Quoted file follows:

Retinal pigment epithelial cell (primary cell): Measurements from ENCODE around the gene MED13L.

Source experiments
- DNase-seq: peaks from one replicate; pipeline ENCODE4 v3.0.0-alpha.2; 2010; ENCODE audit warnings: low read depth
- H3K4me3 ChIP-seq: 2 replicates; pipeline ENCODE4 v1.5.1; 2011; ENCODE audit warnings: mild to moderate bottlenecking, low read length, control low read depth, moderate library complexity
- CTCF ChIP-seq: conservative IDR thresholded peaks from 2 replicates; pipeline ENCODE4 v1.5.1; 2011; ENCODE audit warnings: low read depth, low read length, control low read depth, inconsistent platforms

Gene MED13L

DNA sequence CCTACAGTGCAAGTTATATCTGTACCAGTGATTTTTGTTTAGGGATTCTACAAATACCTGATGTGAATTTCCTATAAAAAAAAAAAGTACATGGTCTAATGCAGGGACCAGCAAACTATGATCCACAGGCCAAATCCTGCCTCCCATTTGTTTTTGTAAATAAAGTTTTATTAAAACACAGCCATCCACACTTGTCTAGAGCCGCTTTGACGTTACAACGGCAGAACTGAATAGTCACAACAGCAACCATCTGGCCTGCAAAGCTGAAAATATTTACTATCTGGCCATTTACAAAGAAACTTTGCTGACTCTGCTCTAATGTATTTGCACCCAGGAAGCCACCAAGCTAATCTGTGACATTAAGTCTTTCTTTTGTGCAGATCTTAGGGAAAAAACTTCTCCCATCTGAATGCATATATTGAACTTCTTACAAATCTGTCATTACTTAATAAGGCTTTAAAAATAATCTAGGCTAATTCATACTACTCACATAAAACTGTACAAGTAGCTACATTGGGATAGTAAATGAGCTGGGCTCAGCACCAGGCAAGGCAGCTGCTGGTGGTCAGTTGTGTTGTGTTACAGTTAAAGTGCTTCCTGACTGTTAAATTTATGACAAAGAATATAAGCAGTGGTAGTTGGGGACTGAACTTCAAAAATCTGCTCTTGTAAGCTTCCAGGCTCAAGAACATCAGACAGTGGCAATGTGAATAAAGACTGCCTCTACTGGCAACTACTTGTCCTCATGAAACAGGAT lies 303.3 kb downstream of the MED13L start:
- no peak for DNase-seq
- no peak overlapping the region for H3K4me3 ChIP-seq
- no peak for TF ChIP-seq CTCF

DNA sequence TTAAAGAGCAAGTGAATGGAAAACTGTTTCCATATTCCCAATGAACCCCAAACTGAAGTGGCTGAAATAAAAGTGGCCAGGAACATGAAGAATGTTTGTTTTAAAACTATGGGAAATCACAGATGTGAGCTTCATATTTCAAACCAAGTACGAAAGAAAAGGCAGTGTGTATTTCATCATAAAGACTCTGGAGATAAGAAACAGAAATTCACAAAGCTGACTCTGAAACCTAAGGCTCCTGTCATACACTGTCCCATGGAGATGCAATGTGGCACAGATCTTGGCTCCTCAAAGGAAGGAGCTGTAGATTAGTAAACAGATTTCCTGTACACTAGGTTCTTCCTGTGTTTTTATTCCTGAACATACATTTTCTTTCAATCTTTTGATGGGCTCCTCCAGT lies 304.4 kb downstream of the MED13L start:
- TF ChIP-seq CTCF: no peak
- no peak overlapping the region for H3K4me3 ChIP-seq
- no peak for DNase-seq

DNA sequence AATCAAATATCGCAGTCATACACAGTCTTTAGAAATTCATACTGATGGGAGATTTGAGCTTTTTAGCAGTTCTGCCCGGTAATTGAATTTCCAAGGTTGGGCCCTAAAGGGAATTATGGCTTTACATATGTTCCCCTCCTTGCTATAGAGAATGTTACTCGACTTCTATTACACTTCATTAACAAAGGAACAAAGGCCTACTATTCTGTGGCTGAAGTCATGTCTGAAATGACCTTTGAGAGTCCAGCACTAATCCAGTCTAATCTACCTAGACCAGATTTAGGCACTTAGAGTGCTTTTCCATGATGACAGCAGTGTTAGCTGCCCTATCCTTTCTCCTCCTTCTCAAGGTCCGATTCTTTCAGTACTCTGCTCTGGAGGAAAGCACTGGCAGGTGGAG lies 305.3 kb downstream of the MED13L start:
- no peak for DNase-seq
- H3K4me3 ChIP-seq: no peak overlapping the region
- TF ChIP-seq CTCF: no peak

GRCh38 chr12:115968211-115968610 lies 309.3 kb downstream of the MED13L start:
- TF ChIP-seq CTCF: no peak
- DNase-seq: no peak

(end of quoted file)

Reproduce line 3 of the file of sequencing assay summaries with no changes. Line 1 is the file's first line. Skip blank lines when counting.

- DNase-seq: peaks from one replicate; pipeline ENCODE4 v3.0.0-alpha.2; 2010; ENCODE audit warnings: low read depth